My midterm All-NBA First Team would have forwards Duncan and James, Shaquille O'Neal at center and Bryant and Iverson in the backcourt; the Second Team would be forwards Nowitzki and Brand, Camby at center and Wade and Nash at guard. O'Neal has been hurt and is having a down year by his standards, but he is still the best center in the league.

Chris Paul (New Orleans) has been the best of the rookies so far, ranking first among rookies in "efficiency" (21.3), minutes (36.6), scoring (16.3 ppg), assists (7.4 apg) and steals (2.3 spg); he ranks in the top ten in the league in assists (eighth) and steals (third). Other rookies of note so far include Channing Frye (New York), Charlie Villanueva (Toronto), Deron Williams (Utah) and number one overall pick Andrew Bogut (Milwaukee), who is averaging 8.7 ppg but putting up enough numbers in other categories to rank third among rookies in "efficiency." He has made some key plays for the Bucks, who are a legitimate playoff team after missing postseason play last year.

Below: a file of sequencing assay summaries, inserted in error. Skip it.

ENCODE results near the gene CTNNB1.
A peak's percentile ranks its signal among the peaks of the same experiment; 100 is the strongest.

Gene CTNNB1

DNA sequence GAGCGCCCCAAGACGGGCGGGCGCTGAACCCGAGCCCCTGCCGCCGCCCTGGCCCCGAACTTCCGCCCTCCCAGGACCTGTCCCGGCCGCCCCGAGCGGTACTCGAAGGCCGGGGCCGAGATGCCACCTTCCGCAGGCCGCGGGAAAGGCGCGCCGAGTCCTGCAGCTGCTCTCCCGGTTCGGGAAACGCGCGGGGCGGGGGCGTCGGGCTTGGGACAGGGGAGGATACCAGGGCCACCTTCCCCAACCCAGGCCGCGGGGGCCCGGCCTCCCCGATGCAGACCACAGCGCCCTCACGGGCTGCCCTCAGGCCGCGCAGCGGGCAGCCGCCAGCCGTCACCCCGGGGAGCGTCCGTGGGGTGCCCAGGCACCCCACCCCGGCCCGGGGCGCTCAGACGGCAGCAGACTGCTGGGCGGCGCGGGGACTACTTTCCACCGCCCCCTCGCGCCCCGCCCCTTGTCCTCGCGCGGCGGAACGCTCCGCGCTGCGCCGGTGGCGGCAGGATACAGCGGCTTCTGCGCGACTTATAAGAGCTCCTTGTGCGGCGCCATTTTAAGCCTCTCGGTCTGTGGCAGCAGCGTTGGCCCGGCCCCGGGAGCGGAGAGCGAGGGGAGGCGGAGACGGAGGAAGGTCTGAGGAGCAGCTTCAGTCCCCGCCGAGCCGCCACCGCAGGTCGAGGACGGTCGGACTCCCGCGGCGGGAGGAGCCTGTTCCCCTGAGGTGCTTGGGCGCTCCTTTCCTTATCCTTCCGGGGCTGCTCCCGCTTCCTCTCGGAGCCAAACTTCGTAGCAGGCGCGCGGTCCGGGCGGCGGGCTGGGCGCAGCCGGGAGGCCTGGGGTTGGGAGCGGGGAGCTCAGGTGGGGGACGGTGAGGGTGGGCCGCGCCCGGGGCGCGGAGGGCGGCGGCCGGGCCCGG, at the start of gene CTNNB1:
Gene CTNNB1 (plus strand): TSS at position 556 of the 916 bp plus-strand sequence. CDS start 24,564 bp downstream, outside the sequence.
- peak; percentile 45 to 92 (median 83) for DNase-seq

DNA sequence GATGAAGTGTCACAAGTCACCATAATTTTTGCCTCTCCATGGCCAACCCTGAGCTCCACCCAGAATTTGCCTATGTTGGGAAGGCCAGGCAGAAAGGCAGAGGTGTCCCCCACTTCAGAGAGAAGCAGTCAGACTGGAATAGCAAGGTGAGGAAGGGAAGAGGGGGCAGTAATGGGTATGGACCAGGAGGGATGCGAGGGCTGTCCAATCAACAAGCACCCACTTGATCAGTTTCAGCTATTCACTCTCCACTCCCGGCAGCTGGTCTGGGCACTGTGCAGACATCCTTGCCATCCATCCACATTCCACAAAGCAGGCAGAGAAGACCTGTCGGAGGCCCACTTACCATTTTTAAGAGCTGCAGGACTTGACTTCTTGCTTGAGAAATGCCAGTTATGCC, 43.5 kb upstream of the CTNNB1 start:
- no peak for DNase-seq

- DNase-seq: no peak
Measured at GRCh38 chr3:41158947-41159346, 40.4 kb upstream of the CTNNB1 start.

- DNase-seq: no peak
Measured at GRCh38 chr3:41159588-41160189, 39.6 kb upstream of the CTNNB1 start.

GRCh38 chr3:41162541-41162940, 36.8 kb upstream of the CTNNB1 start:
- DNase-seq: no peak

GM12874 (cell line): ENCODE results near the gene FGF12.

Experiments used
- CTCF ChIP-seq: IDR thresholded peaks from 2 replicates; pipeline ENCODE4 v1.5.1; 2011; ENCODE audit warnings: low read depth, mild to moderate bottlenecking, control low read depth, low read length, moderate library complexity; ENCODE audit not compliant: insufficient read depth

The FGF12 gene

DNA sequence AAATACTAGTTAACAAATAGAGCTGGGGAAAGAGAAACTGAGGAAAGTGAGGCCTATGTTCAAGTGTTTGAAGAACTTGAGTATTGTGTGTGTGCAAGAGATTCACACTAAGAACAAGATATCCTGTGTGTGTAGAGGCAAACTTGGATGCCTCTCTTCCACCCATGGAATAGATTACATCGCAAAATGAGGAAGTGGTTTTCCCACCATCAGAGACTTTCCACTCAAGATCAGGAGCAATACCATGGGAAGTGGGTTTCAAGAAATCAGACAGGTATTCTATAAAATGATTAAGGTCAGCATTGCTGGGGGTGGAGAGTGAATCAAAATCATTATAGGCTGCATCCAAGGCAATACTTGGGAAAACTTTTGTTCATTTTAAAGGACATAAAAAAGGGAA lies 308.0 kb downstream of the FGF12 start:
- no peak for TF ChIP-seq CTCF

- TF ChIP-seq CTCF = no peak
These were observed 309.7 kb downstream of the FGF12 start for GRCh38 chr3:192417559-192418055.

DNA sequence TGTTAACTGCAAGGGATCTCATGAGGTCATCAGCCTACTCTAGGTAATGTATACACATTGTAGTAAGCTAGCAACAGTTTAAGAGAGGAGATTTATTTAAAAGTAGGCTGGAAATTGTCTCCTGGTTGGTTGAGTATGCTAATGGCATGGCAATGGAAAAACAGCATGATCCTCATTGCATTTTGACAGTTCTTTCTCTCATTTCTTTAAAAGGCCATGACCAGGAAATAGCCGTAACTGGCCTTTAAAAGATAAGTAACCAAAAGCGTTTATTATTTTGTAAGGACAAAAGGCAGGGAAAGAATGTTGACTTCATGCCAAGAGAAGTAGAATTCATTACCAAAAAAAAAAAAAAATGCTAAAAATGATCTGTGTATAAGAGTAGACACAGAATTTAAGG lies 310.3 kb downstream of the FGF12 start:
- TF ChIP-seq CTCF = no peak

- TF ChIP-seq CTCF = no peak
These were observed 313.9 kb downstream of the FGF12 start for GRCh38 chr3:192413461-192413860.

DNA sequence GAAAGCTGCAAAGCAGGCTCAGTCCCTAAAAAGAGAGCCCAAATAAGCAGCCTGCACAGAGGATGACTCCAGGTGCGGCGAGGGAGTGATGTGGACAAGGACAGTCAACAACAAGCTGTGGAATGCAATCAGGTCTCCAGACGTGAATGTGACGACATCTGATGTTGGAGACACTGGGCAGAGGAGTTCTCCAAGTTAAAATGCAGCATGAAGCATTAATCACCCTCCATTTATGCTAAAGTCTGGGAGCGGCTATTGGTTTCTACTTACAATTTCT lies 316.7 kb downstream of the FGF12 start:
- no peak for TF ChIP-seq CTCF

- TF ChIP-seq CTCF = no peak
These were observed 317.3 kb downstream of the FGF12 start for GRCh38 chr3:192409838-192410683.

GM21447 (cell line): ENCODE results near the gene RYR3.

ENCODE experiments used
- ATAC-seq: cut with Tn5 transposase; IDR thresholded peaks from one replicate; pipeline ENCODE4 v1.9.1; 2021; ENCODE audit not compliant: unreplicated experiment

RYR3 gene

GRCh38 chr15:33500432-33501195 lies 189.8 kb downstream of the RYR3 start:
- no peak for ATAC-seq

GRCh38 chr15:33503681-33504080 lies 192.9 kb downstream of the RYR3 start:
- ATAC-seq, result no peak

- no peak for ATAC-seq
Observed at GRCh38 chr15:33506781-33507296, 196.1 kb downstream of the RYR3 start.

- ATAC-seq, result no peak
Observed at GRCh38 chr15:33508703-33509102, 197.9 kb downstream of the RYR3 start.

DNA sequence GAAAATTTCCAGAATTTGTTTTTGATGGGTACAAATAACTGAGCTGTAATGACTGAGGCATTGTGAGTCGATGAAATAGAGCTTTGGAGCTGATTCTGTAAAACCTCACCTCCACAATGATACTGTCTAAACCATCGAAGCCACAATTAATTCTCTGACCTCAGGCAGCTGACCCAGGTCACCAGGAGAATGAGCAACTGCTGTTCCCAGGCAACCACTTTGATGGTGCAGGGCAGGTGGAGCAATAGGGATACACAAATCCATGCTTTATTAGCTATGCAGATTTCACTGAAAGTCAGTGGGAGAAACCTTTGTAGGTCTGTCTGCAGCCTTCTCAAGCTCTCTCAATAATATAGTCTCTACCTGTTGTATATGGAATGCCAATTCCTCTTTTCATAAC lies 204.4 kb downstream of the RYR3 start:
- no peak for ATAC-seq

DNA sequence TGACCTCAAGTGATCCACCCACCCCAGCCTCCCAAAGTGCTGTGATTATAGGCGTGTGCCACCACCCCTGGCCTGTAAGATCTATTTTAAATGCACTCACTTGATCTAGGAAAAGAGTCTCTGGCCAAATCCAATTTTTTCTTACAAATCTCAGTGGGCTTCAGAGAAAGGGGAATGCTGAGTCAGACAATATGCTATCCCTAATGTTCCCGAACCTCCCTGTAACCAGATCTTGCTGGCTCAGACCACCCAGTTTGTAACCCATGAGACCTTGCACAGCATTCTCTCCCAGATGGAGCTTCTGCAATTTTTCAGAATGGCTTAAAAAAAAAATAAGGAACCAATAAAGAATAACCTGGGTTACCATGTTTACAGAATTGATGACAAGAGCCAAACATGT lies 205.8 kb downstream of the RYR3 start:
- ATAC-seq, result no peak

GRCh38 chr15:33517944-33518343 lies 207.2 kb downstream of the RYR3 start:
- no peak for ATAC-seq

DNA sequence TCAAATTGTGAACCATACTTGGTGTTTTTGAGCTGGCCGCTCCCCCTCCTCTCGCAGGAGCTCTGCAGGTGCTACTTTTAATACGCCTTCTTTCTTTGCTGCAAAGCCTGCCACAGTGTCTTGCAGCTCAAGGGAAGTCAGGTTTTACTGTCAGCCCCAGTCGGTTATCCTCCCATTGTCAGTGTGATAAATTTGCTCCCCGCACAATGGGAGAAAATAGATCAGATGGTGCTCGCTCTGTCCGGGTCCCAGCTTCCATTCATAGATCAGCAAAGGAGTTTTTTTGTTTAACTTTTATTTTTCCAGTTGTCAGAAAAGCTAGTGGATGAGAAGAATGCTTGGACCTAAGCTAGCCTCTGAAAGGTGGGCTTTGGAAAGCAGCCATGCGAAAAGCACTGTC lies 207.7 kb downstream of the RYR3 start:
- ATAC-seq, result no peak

Here are the midterm top five league leaders in scoring, rebounding, assists, steals and blocked shots:

Allen Iverson (PHI) 34.2
Kobe Bryant (LAL) 32.7
LeBron James (CLE) 30.4
Gilbert Arenas (WAS) 29.2
Dwyane Wade (MIA) 26.8

Marcus Camby (DEN) 12.9
Ben Wallace (DET) 12.4
Dwight Howard (ORL) 12.3
Shawn Marion (PHX) 11.8
Tim Duncan (SAN) 11.5

Steve Nash (PHX) 10.6
Baron Davis (GSW) 9.5
Andre Miller (DEN) 8.5
Chauncey Billups (DET) 8.4
Brevin Knight (CHA) 8.2

Ron Artest (IND) 2.62
Brevin Knight (CHA) 2.43
Chris Paul (NOK) 2.31
Allen Iverson (PHI) 2.27
Gerald Wallace (CHA) 2.09

Blocked Shots
Alonzo Mourning (MIA) 3.3
Samuel Dalembert (PHI) 3.24
Marcus Camby (DEN) 3.12
Andrei Kirilenko (UTA) 3.05
Joel Przybilla (POR) 2.58

posted by David Friedman @ 11:45 PM


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NBA Midterm Report Card, Pt. I